ADSK Stock Pros

Subscription Model Leads to Windfall Profits: Autodesk created a large number of outraged clients when it forced folks into the subscription model. It’s a real threat to the long-term business.

But let’s not overlook the positives. Autodesk is able to charge more, much more, by making people pay monthly rather than paying for a perpetual license. Some comments I’ve seen suggest that, to an average small- to mid-size business, Autodesk is effectively charging three times as much per user as it did under the old model. That’s a massive boost.

Market Loves Subscription Revenues: While it is debatable which business model is better over the long-haul, there’s one thing that can’t be denied: Wall Street loves subscription revenues right now. The market is paying far higher multiples for software and tech companies with recurring revenue rather than one-time sales.

Across the industry, in everything from data security to video games, if a company is growing its recurring subscription revenues, it is getting a far higher market multiple. Thus, it’s not hard to see why the ADSK stock bear thesis simply isn’t working. Autodesk pivoted to an all-subscription model just in time to ride a big wave of momentum higher. Perhaps the company will have to make adjustments to retain clients. Even if so, it now has far easier access to capital to make investments, acquisitions, and the like as necessary. A high share price is currency, and Autodesk’s treasury is loaded.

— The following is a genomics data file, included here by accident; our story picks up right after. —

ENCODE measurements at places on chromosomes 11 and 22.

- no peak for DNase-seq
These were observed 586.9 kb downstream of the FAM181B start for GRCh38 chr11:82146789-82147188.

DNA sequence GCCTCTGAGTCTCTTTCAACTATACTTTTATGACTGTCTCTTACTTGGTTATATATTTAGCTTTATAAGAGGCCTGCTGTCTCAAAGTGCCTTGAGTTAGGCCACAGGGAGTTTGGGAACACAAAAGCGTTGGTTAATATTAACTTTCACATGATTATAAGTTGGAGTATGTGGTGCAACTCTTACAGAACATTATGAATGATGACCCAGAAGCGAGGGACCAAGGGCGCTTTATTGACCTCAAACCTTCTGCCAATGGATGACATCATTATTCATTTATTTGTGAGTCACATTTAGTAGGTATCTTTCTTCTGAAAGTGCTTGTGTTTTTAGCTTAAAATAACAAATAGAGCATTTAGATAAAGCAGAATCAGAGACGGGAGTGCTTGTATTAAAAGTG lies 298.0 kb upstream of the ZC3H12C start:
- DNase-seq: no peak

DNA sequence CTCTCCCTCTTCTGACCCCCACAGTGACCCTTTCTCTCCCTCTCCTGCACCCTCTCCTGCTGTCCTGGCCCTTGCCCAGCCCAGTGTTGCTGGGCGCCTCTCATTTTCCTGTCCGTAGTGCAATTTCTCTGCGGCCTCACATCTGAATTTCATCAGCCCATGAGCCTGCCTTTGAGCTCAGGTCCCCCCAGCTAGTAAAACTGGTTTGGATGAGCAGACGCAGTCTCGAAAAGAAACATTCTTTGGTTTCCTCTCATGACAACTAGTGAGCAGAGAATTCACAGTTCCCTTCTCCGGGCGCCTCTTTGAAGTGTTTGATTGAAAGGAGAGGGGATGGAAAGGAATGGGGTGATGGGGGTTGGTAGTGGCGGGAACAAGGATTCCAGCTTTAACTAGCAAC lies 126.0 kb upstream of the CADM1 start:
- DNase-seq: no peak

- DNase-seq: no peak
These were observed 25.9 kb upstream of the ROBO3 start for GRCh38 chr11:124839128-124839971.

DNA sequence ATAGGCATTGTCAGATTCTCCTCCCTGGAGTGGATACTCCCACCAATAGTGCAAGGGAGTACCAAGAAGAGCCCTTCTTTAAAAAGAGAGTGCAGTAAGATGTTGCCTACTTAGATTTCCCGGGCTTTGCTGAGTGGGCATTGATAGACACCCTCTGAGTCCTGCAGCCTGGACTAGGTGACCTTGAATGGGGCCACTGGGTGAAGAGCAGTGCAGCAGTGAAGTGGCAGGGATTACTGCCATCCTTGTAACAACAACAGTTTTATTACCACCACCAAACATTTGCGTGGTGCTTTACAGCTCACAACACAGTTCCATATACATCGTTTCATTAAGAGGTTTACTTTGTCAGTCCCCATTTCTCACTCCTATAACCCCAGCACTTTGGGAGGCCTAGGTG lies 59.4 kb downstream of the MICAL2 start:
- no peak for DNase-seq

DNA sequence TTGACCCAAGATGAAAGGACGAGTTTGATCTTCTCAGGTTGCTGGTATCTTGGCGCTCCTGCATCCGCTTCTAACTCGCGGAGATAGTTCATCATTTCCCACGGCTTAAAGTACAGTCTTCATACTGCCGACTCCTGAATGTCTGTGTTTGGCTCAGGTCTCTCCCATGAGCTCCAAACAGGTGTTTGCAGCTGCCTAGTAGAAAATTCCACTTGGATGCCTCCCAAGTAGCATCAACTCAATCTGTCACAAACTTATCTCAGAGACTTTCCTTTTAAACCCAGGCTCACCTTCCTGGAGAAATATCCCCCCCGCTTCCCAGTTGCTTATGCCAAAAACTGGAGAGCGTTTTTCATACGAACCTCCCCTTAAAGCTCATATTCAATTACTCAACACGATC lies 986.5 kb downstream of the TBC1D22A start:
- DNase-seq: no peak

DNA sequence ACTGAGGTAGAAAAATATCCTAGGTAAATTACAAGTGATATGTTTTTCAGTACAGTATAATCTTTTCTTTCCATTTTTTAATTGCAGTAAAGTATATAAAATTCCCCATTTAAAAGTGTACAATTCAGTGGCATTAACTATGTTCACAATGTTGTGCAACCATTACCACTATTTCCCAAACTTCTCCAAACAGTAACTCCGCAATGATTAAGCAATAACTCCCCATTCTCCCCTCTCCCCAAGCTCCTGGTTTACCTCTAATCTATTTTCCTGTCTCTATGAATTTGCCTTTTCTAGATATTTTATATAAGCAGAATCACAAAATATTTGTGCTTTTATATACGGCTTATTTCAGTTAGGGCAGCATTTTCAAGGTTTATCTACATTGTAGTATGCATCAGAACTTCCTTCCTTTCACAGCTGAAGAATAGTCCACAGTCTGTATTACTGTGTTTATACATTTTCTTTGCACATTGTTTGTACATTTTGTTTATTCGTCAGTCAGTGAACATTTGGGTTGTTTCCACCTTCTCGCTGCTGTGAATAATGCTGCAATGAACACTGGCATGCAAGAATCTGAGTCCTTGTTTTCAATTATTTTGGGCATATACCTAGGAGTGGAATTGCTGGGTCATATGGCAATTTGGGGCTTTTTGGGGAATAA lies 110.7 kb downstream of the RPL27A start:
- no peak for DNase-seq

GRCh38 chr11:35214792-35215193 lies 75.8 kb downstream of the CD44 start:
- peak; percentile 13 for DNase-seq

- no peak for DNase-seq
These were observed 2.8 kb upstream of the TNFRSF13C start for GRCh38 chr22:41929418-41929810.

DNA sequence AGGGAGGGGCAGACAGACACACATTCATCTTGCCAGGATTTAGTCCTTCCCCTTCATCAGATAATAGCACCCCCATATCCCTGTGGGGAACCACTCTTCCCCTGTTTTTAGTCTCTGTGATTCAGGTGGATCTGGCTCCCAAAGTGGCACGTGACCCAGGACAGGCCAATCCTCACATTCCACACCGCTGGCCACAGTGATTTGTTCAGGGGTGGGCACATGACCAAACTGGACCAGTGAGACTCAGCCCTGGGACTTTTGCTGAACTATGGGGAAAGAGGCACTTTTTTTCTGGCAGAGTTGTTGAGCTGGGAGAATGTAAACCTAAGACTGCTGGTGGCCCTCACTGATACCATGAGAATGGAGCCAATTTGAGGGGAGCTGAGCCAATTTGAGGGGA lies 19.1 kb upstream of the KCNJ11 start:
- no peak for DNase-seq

Another Great Quarter: ADSK stock ripped to new all-time highs following its latest quarterly release. It’s not hard to see why.

For all the concern about the subscription model, management’s plans are continuing to pay off. The company’s annualized recurring revenue more than doubled, while the company smashed expectations for both the top and bottom line. They also put up favorable forward guidance. For now, momentum is still clearly with Autodesk’s bulls.

ADSK Stock Verdict

There’s a case to be made for ADSK stock as a long-term buy-and-hold. The company’s move to a recurring revenue model appears to be paying off in spades. And it appears that Autodesk will soon return to profitability. Once subscription revenues become more entrenched, a larger share buyback or even a dividend wouldn’t be surprising.

That said, in the short run, ADSK stock is really overbought. Historically, it’s hard to find a time when investors have been this excited about Autodesk. The company has been public dating back to 1993, and only in 2003-05 did it make a run similar to what it has done over the past three years. From 2006-on, the stock would go no higher until 2014. That’s a troubling precedent. Given that the revenue gains from switching business models are a one-time event, it is unclear what the next huge driver for ADSK stock will be. For short- and intermediate-term traders, ADSK stock looks like a good profit-taking opportunity here.

At the time of this writing, Ian Bezek held no positions in the aforementioned securities.